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Review: Lapetus & Outpost 5

A decent oldschool romp.

Project information

Lapetus & Outpost 5
Small Campaign

Main review

AngLoiD of The Clan Punishers is a well known DM mapper in the Unreal scene. Maps such as DmChillville or DmRelic6 are recognized instantly. He did however make two sets of single player maps and today I'm going to take a look at the younger of these.

Johnny Depp is a Skaarj now.

Lapetus & Outpost 5 comes from 2005, a time when Unreal Tournament dominated as a development platform of choice. With both large and small projects alike having been released as far as a year or two earlier, the game was considered a no-brainer choice as a development platform for single player projects, however AngLoiD, while obviously borrowing a lot of resources - mainly textures - from UT, decided to keep his project compatible with the original Unreal and that demands some respect.

On the visual side both levels can be described as "above average". The constructs, while fairly simple, are quite realistic and well-textured. The outpost is filled with various machinery of unknown purpose and also contains a large hangar filled with small planes looking like transport shuttles. A lot of the textures are obviously from UT, however they don't stand out like a sore thumb but blend in quite nicely. The lighting is also quite decent - the areas are neither too dark nor too bright and lights don't come out of nowhere, but each has a proper source. Additionally, the use of fairly simple architecture certainly helps to avoid construction problems: BSP holes and HOM effects are inexistent. Certain movers such as placed-in-water lifts may come across as irritating but as long as the player holds the jump button, they just might function properly. Also, the final battle arena's roof has no collision which means you better use those jumpboots to get topside as soon as you enter it, otherwise you might just fight the final Warlord forever.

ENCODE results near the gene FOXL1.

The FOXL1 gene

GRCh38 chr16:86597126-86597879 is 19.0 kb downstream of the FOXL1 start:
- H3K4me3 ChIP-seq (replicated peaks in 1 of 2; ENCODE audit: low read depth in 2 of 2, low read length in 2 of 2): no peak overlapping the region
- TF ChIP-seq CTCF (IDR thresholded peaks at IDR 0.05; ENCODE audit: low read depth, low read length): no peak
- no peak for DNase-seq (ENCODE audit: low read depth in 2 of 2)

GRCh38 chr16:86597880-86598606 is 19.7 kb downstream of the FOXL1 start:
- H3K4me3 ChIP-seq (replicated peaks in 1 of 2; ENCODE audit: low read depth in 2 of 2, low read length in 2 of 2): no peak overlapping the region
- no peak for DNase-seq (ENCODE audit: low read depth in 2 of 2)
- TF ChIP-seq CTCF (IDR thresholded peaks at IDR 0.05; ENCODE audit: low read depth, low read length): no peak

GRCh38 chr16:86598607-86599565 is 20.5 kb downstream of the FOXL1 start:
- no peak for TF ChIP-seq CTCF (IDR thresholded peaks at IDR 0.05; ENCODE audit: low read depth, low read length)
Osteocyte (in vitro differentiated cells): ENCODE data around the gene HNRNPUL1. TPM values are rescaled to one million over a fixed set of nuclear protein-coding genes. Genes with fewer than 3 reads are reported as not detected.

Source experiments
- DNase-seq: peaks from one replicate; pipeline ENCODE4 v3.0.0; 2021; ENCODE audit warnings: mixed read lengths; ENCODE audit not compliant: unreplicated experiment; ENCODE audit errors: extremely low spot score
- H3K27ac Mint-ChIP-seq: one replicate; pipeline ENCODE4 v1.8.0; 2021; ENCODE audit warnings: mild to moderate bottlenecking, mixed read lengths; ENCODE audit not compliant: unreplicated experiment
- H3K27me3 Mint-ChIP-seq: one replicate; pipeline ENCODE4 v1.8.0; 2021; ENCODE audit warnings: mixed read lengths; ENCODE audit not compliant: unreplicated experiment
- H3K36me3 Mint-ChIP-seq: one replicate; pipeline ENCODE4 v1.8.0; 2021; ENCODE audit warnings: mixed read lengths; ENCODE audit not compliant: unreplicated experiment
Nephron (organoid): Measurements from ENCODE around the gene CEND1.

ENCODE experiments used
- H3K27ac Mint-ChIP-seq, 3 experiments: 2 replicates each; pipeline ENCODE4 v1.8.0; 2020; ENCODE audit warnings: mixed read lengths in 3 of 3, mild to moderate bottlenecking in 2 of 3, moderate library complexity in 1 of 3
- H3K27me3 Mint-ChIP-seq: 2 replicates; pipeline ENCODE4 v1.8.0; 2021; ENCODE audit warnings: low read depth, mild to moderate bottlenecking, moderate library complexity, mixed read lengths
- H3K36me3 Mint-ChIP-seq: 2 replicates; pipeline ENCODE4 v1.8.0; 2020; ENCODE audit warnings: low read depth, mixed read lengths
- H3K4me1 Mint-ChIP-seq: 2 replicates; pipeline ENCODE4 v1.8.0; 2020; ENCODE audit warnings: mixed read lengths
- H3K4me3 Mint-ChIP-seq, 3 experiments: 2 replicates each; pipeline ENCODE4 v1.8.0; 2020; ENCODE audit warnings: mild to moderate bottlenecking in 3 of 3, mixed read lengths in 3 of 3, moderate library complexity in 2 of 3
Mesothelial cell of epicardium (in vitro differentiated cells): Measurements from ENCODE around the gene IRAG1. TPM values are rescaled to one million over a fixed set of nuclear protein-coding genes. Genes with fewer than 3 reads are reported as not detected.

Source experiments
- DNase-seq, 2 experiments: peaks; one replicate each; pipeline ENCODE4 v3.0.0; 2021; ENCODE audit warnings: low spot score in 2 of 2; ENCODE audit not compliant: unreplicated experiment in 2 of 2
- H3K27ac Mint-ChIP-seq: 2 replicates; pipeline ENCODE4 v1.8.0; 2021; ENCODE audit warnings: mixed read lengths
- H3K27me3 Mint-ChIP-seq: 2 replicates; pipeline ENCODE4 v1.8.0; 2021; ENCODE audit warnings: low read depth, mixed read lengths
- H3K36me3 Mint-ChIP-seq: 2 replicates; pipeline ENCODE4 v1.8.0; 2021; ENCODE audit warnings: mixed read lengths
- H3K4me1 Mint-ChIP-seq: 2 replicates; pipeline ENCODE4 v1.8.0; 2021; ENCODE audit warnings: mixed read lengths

The starting area. Purpose unknown.

The second map however hits us with a clash of themes - the modern, high-tech outpost all of a sudden receives wooden doors or rundown grates, to eventually end in an ancient area similar to a dungeon of sorts, that however might be explained by the fact that most likely the outpost was constructed in that building and its vicinity, with the ancient structure being used as base and replaced/covered as the work progressed - that however is pure guesswork on my part, quite simply because there is no synopsis behind the levels. The entire storyline aspect is composed of a few typo-riddled translator messages that are either the protagonist's comments or logs placed next to the other unfortunate runaways' corpses. All of these can be shortened to this: you have arrived to the outpost for some unexplained reason and now must leave it. That's all there's to it. This is still better than The Keep (AngLoiD's previous work) which contained no messages whatsoever.

The coolant tubes. Don't look down... Or wait, you just might have to.

The sound layer is however just as second-rate as the storyline of Lapetus. Ambience is barely there and the music tracks (WarGate in Lapetus and Guardian in Outpost 5) quickly start boring the player as they provide no actual dynamic to the gameplay. Plus, they don't really seem to fit the setting all that much. This is a good place to use K_Vision or Isotoxin, tracks I normally find sub-par, but sadly, AngLoiD didn't consider these.